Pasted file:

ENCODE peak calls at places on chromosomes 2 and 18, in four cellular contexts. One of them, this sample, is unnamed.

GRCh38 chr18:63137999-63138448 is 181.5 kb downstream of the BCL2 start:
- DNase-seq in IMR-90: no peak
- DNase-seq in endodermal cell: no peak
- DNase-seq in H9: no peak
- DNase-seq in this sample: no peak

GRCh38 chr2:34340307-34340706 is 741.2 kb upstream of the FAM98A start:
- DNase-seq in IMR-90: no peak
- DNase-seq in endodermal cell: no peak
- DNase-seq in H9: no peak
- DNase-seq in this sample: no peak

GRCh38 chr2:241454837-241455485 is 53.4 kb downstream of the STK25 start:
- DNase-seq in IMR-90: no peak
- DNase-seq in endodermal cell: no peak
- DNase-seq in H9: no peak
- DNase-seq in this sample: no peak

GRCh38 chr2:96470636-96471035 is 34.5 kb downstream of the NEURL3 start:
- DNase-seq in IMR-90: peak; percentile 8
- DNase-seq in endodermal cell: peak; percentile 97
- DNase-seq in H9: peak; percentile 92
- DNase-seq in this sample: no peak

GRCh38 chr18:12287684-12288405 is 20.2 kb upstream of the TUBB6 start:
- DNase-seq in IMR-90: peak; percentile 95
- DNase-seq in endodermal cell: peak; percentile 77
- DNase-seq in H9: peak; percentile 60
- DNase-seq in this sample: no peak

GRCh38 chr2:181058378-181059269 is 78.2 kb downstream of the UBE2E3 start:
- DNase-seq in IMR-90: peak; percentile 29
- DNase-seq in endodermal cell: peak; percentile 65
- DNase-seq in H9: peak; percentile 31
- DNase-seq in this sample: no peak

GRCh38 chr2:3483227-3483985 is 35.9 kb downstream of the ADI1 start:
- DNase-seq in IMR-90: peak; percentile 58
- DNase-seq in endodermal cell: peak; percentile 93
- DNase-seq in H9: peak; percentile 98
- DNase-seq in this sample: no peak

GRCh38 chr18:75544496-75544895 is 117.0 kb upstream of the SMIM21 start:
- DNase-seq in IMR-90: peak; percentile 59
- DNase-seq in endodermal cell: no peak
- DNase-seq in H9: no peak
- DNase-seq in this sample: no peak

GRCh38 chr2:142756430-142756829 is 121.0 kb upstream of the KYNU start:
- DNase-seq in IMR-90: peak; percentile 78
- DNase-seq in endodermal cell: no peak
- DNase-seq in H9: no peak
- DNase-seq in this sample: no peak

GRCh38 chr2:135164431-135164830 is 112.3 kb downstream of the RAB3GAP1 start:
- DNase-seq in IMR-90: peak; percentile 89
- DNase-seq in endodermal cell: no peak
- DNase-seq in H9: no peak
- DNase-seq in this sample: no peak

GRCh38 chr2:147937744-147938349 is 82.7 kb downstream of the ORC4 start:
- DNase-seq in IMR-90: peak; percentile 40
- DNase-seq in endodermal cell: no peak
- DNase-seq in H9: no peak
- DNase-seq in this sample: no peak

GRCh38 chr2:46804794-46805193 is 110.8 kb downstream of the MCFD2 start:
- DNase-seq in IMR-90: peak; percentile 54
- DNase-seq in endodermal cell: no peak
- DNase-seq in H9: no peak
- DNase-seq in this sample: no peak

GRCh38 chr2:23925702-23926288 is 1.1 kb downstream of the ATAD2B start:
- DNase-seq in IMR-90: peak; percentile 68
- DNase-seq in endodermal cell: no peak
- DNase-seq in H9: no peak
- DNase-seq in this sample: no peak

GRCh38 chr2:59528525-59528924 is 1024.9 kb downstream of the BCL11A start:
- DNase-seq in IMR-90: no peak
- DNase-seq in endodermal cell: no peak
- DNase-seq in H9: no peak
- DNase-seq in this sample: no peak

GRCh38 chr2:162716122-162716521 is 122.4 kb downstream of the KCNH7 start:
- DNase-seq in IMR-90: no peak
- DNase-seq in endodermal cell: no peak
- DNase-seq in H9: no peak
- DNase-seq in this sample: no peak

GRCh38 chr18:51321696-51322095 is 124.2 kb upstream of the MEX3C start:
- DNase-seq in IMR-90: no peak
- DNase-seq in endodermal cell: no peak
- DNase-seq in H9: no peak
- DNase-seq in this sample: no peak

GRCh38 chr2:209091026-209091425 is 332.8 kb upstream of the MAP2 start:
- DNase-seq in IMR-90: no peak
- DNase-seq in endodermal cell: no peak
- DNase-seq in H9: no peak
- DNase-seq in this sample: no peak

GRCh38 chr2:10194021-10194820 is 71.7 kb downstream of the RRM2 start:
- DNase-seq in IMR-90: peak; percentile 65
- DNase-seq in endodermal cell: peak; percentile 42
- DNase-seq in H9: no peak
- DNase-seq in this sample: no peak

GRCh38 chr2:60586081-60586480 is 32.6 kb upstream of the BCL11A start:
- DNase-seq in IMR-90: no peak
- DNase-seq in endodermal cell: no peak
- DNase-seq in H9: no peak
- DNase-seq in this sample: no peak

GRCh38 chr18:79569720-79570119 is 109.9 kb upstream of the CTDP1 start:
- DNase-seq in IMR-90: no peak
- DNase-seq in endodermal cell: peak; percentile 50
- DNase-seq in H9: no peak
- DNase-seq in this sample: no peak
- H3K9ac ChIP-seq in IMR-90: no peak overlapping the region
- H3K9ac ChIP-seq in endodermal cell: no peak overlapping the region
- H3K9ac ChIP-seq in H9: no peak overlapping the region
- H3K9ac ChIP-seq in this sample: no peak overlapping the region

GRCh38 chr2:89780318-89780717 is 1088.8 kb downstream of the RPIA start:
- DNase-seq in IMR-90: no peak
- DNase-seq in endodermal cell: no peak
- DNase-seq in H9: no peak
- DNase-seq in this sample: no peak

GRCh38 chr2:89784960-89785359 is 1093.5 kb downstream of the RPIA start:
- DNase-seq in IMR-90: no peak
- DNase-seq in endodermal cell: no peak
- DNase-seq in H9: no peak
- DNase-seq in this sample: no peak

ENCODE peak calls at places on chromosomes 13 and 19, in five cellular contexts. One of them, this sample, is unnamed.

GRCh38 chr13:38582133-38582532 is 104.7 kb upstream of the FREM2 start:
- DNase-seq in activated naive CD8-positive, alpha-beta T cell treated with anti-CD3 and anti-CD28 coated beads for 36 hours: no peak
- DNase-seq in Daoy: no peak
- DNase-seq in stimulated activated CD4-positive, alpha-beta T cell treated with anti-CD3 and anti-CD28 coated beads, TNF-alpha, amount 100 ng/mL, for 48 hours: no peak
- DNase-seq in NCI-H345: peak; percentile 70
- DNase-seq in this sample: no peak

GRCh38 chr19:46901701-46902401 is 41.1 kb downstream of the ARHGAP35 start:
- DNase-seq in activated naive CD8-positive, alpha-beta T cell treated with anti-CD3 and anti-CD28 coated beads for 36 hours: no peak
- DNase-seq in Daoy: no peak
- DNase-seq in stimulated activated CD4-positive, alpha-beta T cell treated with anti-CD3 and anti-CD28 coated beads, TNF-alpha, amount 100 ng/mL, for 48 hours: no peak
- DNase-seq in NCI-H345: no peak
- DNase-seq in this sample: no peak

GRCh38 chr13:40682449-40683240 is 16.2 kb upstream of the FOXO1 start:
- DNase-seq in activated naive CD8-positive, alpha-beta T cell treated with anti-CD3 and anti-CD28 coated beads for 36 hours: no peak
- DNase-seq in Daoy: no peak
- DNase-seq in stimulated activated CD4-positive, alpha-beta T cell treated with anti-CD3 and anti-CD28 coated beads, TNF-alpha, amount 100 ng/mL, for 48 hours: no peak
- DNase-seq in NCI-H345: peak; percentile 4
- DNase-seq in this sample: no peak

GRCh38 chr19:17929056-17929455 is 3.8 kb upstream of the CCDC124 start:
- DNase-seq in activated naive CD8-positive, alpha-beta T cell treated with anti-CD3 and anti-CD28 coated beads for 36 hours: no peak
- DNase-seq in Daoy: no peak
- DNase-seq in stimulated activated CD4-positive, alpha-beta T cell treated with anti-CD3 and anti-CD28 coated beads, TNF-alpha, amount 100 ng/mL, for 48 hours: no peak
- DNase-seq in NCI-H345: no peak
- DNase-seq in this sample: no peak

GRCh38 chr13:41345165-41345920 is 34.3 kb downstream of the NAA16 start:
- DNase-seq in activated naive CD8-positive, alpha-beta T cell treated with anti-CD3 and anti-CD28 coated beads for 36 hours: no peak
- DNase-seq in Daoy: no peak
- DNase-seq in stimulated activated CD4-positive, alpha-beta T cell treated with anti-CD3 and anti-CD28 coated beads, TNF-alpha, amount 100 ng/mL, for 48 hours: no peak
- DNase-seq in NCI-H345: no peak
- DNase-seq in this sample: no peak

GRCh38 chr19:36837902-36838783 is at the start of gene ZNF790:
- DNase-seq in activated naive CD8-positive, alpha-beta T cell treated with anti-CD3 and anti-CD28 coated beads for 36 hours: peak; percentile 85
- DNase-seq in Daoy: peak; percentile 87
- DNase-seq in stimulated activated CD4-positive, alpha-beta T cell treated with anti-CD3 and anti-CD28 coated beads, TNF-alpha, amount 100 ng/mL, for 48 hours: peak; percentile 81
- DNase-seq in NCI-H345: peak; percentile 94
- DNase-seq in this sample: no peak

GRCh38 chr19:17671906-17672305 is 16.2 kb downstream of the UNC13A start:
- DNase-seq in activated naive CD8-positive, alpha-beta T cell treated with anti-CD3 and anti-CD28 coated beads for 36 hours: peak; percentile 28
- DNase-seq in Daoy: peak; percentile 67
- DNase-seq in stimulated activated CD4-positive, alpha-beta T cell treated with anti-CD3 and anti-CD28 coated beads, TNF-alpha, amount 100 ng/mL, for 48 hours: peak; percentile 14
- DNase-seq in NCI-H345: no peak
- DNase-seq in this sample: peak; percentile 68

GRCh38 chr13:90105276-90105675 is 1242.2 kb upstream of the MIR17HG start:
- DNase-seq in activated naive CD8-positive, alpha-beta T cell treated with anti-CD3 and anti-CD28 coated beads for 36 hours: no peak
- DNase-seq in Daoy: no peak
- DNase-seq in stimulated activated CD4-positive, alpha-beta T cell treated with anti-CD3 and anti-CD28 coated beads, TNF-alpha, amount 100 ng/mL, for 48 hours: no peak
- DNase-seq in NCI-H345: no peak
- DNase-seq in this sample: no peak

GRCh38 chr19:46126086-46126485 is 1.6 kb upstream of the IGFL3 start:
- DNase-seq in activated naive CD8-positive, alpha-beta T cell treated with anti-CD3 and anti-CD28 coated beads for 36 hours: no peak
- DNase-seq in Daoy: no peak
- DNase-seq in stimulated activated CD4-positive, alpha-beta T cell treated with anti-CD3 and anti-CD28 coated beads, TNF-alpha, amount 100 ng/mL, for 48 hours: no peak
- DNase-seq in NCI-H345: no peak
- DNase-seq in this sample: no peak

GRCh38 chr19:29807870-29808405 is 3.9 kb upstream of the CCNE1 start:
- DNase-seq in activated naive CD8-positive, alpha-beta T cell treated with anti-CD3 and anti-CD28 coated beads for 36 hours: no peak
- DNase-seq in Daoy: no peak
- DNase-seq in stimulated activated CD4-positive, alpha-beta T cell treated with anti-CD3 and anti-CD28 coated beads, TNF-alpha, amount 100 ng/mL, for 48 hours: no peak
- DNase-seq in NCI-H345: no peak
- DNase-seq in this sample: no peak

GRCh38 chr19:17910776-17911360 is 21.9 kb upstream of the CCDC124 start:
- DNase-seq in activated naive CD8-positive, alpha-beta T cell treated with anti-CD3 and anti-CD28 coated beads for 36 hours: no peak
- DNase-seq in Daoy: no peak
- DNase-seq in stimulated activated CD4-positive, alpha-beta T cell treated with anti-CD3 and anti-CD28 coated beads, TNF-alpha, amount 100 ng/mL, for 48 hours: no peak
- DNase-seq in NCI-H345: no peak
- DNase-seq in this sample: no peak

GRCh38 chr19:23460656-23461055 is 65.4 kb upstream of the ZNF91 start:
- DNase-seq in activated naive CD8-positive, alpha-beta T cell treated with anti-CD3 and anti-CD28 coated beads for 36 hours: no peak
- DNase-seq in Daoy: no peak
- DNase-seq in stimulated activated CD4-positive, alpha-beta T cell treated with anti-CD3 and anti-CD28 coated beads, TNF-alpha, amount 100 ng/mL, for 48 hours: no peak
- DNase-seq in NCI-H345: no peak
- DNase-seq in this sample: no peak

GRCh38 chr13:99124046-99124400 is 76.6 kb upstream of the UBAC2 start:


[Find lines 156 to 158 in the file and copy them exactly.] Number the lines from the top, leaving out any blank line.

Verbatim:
- DNase-seq in stimulated activated CD4-positive, alpha-beta T cell treated with anti-CD3 and anti-CD28 coated beads, TNF-alpha, amount 100 ng/mL, for 48 hours: peak; percentile 14
- DNase-seq in NCI-H345: no peak
- DNase-seq in this sample: peak; percentile 68